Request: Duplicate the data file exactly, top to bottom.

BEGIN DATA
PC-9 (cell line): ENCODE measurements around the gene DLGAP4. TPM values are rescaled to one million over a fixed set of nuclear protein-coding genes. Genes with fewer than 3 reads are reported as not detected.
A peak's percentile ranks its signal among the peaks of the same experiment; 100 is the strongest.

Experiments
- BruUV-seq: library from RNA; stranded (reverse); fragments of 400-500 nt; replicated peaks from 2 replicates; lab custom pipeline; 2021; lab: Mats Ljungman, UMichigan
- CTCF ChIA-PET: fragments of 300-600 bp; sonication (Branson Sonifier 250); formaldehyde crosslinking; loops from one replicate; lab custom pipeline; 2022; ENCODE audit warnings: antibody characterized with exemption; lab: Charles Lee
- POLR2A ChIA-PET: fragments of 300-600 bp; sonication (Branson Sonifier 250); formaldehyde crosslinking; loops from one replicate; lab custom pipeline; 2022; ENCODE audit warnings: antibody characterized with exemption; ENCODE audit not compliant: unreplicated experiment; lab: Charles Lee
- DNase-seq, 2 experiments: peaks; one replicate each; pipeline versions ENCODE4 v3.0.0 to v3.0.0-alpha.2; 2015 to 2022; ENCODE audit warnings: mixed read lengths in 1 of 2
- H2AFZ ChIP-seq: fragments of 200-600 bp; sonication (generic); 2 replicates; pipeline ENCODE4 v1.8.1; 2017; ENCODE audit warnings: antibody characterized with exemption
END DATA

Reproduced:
PC-9 (cell line): ENCODE measurements around the gene DLGAP4. TPM values are rescaled to one million over a fixed set of nuclear protein-coding genes. Genes with fewer than 3 reads are reported as not detected.
A peak's percentile ranks its signal among the peaks of the same experiment; 100 is the strongest.

Experiments
- BruUV-seq: library from RNA; stranded (reverse); fragments of 400-500 nt; replicated peaks from 2 replicates; lab custom pipeline; 2021; lab: Mats Ljungman, UMichigan
- CTCF ChIA-PET: fragments of 300-600 bp; sonication (Branson Sonifier 250); formaldehyde crosslinking; loops from one replicate; lab custom pipeline; 2022; ENCODE audit warnings: antibody characterized with exemption; lab: Charles Lee
- POLR2A ChIA-PET: fragments of 300-600 bp; sonication (Branson Sonifier 250); formaldehyde crosslinking; loops from one replicate; lab custom pipeline; 2022; ENCODE audit warnings: antibody characterized with exemption; ENCODE audit not compliant: unreplicated experiment; lab: Charles Lee
- DNase-seq, 2 experiments: peaks; one replicate each; pipeline versions ENCODE4 v3.0.0 to v3.0.0-alpha.2; 2015 to 2022; ENCODE audit warnings: mixed read lengths in 1 of 2
- H2AFZ ChIP-seq: fragments of 200-600 bp; sonication (generic); 2 replicates; pipeline ENCODE4 v1.8.1; 2017; ENCODE audit warnings: antibody characterized with exemption